Room Noise

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Room Noise

Postby Bob » Thu Jun 19, 2014 4:13 pm

You have a room, 75'x75'x15' (23m x 23m x 4.5m)
rectangular with hard reflective surfaces on six sides.

Ambient noise in the room is about 98dB(C). Noise is caused by World Soccer Cup on big screen tv, Muzak (pop music, elevator music), and the conversations of 200 people seated at open tables on movable wooden chairs.

How much quieter would the room get if seventy-five 2'x4'x4" acoustical absorbers were placed around the walls of the room (i.e. 1 every 4 feet, each with a 2' horizontal spacing between, mounted long vertically).

Volume of the room: 84,375 cubic feet. (2400 cubic meters)
Surface area of the room: 15,750 square feet (1450 square meters)
Surface area of proposed absorption: 600 square feet. (55 square meters)

I vaguely remember there exists a formula for this,
that presumes that people won't turn up their big screen tv, muzak, and voices.

(A local restaurant 'upgraded' -- removed the carpet, all the padded booths (tables with head-height padded leather couches), a dividing wall between the table restaurant area and the bar area (where the big screen tv is) -- and my goodness is it loud in there now)
Regards
Bob Golds
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Re: Room Noise

Postby drnelson » Fri Jun 20, 2014 4:54 am

DeltaL = 10 • lg (A2/A1) = 10 • lg (T2/T1) in[dB]

A1 is empty room
A2 is with absorption

In practice it is only a few dB most of time. However in a room of people it has a much greater effect. In my kids school they have the standard quad-torium. Whenever there was about 400-500 people in the room the noise was unbearable. The school had called me for advice on equipment selection to purchase with a grant they had received for the music program. During the the conversation I said something about how I could not stand being in that room when it was full of people to the point I had given thought of donating acoustic panels to install in the room just that the number needed was far more then I could afford. It turns out the grant had money left over that we could use to work on the acoustics. About 120 panel 2x4 panel of different thickness and types were installed, it dropped the noise level down with people in the room, I would say 10-12 dB because people are not fighting to be heard over each other.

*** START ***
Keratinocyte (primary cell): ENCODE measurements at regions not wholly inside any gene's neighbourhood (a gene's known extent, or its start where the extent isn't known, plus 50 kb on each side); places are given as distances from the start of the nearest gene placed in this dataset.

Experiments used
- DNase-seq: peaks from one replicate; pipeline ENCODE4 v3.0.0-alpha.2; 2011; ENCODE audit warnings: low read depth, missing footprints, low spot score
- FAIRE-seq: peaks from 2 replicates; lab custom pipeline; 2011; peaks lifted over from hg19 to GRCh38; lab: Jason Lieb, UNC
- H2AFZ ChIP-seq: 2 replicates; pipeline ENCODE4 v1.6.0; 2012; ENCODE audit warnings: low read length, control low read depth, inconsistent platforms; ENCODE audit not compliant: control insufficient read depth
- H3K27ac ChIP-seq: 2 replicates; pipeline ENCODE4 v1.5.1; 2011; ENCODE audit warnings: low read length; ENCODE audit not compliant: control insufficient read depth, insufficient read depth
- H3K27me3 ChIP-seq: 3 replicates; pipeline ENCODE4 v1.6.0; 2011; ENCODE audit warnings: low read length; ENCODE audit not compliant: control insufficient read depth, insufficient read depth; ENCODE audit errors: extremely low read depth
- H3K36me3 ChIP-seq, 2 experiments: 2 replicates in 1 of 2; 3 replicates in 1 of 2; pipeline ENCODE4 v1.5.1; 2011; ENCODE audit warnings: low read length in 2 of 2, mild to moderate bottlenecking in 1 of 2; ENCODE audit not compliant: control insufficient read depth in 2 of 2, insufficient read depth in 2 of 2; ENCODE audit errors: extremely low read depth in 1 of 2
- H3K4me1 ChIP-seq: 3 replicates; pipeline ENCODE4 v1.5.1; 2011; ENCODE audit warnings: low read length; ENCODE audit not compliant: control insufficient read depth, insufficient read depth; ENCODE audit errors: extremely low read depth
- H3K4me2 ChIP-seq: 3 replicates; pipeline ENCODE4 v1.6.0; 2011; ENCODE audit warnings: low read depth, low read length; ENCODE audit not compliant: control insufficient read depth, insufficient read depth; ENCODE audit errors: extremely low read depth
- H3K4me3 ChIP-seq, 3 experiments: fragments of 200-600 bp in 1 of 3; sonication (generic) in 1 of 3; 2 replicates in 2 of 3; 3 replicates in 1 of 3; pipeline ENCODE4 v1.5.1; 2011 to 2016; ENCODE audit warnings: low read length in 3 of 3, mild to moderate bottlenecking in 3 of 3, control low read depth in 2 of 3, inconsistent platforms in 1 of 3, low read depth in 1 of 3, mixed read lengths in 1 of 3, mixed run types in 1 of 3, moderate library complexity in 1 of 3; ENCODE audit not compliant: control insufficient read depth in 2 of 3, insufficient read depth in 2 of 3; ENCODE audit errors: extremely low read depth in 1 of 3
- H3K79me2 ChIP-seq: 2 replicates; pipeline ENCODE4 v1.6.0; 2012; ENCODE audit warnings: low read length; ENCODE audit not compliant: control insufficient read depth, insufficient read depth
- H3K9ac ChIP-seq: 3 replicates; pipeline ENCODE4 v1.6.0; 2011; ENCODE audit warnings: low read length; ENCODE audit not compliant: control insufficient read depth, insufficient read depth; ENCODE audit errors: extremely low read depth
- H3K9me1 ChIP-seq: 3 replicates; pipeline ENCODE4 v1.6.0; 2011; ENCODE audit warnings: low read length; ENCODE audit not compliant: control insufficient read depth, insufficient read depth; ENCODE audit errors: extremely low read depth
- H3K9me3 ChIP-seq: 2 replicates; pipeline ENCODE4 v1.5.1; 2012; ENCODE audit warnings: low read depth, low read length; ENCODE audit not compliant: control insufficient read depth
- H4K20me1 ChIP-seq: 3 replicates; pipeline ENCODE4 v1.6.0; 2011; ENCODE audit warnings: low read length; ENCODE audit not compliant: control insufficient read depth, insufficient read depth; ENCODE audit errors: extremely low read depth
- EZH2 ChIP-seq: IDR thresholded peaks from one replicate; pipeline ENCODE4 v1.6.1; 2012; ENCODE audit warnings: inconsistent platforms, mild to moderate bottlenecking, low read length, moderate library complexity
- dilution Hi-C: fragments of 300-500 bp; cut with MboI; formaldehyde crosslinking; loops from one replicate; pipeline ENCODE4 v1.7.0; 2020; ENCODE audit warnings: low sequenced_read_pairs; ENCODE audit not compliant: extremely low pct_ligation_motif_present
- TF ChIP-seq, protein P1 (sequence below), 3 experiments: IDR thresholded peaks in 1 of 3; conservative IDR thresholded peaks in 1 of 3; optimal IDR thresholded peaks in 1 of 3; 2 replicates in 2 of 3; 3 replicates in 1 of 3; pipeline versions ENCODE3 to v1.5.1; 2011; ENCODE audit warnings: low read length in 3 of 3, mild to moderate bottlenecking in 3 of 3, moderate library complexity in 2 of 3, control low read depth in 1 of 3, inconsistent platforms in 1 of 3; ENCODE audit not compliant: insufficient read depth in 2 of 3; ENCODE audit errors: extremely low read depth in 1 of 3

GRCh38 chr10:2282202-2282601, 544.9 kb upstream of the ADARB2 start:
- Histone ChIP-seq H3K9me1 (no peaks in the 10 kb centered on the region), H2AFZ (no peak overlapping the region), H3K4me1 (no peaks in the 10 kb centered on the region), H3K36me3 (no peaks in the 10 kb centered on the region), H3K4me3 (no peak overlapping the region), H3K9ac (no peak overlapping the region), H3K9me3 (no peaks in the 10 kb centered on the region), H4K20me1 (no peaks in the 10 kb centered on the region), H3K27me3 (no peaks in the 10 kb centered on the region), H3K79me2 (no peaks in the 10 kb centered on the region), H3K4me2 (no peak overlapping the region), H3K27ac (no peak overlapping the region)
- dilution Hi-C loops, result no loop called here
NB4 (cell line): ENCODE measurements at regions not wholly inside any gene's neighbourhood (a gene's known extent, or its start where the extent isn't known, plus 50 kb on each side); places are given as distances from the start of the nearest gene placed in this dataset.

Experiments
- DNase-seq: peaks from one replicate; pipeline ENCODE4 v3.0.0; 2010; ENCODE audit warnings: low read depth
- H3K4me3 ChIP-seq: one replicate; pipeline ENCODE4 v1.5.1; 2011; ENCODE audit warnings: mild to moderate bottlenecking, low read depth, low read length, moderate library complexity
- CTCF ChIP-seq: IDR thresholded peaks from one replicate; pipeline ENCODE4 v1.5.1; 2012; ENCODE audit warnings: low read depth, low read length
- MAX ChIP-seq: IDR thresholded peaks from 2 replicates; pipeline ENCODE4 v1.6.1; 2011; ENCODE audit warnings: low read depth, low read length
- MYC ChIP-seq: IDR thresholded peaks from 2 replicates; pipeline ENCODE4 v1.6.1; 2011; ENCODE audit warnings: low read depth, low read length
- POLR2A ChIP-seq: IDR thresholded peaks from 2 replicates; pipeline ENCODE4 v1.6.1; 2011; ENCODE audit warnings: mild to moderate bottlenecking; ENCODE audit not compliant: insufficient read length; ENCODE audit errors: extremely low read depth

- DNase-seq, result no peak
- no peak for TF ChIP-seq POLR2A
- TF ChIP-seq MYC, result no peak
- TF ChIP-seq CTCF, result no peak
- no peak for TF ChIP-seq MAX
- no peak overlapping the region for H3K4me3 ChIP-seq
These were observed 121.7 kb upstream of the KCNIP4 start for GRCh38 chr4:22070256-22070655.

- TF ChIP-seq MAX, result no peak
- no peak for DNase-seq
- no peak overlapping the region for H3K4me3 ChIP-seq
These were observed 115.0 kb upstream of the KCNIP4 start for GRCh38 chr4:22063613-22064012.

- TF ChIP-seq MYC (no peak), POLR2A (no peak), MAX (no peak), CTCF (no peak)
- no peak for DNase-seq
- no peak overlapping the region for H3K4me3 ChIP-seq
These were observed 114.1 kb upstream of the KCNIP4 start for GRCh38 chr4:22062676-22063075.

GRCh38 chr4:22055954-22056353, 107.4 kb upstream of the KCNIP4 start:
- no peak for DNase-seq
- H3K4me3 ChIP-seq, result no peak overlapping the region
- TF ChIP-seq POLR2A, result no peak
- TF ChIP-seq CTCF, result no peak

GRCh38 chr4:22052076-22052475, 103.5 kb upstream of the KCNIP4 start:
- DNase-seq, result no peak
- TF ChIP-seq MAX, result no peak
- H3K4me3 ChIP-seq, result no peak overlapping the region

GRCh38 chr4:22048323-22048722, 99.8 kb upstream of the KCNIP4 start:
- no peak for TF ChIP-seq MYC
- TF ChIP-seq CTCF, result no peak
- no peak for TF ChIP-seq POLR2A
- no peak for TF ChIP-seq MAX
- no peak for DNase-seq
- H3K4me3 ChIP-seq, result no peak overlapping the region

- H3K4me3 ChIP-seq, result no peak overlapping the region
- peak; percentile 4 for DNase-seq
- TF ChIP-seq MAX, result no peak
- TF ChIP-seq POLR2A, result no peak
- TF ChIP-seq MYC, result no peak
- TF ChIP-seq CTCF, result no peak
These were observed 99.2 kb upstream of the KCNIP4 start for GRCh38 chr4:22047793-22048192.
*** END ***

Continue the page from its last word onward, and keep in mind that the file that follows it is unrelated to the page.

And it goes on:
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Re: Room Noise

Postby Yannick » Fri Jun 20, 2014 7:49 am

Exactly, the impact of people not starting to shout louder and louder will be much higher than the immediate impact by the absorbtion itself.
You will even be able to turn down the TV/music level.

Like an inverse snowball effect.

I think the (buildup) phenomenon actually has a proper term.
http://en.wikipedia.org/wiki/Lombard_effect
http://www.acoustics.asn.au/conference_ ... s/p133.pdf
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Re: Room Noise

Postby Andrey Smirnov » Fri Jun 20, 2014 1:05 pm

hi,

in case Bob described formula DeltaL = 10 • lg (A2/A1) = 10 • lg (T2/T1) in[dB] can be used.

But
A1 is room with people without absorption
A2 is room with people with absorption

Absorption of seated people is very large.
Thus additional absorption due 55 square meters of seventy-five 2'x4'x4" acoustical absorbers will very small relatively of absorption of 200 peoples.

In practice appreciable noise reduction will be a doubling of the absorption.
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Re: Room Noise